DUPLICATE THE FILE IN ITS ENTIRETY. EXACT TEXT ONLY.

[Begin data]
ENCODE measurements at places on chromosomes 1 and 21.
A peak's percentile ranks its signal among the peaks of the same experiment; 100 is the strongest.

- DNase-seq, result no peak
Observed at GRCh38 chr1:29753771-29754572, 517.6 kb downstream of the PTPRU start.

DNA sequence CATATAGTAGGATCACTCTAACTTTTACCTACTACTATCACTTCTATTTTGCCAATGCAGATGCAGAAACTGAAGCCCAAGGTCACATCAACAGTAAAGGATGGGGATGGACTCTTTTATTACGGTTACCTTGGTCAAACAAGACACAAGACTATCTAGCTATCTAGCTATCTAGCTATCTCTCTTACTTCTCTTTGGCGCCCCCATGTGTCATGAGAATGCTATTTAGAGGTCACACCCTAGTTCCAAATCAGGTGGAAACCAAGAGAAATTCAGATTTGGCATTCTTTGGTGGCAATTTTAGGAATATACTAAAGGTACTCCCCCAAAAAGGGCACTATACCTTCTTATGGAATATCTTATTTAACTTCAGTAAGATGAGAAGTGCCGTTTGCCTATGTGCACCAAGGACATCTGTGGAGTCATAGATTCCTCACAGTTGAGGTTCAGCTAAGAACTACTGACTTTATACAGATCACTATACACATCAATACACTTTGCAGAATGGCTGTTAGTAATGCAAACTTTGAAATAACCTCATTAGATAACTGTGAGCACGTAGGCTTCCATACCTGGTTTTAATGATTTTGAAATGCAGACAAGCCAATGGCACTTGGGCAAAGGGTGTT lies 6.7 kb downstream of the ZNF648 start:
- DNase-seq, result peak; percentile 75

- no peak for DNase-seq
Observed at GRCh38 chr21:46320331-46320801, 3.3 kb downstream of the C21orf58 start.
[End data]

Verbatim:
ENCODE measurements at places on chromosomes 1 and 21.
A peak's percentile ranks its signal among the peaks of the same experiment; 100 is the strongest.

- DNase-seq, result no peak
Observed at GRCh38 chr1:29753771-29754572, 517.6 kb downstream of the PTPRU start.

DNA sequence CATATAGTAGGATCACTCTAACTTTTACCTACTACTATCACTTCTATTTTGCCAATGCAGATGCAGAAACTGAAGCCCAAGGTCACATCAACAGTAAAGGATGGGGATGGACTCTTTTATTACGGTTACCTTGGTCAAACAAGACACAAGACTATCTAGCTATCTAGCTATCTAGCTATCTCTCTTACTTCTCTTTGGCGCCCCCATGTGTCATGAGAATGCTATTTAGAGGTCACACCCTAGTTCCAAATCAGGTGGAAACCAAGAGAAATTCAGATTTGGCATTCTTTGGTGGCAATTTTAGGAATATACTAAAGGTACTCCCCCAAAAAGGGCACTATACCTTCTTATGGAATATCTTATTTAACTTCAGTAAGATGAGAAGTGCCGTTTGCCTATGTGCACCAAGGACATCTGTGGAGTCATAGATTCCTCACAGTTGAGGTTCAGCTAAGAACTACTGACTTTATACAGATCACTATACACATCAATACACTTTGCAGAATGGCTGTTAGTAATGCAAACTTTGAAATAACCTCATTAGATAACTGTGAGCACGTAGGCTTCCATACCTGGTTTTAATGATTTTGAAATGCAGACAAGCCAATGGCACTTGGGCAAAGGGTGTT lies 6.7 kb downstream of the ZNF648 start:
- DNase-seq, result peak; percentile 75

- no peak for DNase-seq
Observed at GRCh38 chr21:46320331-46320801, 3.3 kb downstream of the C21orf58 start.